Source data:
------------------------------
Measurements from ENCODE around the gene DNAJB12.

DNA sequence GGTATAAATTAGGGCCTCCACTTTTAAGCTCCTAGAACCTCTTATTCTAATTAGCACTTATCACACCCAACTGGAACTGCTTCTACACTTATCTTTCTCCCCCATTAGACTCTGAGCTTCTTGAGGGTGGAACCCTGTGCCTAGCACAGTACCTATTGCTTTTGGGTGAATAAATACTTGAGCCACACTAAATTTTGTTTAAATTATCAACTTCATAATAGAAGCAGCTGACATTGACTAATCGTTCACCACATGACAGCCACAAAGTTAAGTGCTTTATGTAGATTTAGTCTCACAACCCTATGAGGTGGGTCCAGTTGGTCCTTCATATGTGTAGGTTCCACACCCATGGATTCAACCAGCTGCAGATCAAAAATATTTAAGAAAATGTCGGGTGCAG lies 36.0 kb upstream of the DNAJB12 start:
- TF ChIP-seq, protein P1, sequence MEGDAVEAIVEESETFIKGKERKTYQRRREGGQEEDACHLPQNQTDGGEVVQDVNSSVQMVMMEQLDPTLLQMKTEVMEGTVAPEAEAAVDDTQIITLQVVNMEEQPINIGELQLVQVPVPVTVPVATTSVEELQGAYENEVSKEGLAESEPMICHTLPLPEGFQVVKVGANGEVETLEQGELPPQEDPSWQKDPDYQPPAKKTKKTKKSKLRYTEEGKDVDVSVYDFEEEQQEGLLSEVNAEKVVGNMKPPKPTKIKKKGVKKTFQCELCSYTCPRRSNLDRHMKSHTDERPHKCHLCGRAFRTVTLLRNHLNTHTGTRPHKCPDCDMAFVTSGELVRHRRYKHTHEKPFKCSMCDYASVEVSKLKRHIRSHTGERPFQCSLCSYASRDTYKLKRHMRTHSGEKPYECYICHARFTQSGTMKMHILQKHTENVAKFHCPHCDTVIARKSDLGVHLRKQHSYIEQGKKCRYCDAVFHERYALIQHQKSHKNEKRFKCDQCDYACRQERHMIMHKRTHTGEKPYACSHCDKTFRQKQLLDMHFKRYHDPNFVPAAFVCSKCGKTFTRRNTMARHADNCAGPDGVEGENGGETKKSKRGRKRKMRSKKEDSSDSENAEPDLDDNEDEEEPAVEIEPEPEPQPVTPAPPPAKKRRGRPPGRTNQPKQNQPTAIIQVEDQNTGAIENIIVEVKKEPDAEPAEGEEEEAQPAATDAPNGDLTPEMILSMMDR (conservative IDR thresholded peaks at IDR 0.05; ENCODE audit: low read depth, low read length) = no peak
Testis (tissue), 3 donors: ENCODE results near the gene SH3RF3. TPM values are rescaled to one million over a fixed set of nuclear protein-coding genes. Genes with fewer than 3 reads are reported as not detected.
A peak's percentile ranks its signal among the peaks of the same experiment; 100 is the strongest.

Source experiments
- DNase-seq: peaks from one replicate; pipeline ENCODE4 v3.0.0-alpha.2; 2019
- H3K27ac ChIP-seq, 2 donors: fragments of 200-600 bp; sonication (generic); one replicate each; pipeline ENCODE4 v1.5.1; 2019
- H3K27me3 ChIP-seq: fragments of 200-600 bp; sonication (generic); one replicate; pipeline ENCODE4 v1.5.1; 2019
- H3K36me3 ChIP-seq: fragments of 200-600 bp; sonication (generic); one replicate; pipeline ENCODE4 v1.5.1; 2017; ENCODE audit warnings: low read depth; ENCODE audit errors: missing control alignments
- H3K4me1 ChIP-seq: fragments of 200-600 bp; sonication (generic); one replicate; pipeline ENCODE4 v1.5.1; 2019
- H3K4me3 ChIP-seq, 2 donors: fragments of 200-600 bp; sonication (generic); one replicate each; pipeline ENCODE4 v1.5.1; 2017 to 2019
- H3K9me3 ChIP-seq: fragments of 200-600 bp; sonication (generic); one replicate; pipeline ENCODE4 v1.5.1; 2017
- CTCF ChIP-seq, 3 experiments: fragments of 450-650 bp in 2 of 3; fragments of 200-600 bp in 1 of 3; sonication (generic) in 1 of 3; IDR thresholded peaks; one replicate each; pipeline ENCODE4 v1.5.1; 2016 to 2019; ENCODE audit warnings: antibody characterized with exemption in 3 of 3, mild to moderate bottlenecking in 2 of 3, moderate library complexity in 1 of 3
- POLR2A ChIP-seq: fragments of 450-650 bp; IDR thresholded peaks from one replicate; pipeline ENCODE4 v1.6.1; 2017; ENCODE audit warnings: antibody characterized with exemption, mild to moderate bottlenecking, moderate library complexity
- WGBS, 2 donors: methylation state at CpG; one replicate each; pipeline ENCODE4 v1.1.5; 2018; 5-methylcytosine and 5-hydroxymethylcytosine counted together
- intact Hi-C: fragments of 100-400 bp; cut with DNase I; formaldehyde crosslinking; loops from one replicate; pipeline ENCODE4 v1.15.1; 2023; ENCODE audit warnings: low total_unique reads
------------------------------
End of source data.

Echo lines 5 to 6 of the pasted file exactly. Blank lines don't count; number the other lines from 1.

A peak's percentile ranks its signal among the peaks of the same experiment; 100 is the strongest.

Source experiments